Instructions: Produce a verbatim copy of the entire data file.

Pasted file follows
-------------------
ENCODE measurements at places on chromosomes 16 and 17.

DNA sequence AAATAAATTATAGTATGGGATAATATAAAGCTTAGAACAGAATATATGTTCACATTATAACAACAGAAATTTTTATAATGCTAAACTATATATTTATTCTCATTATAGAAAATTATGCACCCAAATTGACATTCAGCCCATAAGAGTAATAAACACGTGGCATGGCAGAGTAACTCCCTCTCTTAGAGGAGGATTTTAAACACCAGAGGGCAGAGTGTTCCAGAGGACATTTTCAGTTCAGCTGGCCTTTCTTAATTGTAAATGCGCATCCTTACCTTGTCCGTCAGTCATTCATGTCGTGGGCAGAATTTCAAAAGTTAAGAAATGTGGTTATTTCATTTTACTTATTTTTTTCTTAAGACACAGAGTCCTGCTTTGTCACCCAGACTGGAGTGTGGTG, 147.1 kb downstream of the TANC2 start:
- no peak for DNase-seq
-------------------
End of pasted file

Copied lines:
ENCODE measurements at places on chromosomes 16 and 17.

DNA sequence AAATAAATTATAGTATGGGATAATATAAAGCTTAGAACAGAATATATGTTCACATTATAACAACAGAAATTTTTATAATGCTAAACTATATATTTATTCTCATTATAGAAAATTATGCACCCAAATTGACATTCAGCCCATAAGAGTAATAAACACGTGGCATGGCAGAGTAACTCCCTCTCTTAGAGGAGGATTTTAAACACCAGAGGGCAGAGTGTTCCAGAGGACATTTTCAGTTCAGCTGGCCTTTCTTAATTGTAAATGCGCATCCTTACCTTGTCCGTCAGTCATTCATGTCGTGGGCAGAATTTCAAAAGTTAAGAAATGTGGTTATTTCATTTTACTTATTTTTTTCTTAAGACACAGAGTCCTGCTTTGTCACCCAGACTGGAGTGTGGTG, 147.1 kb downstream of the TANC2 start:
- no peak for DNase-seq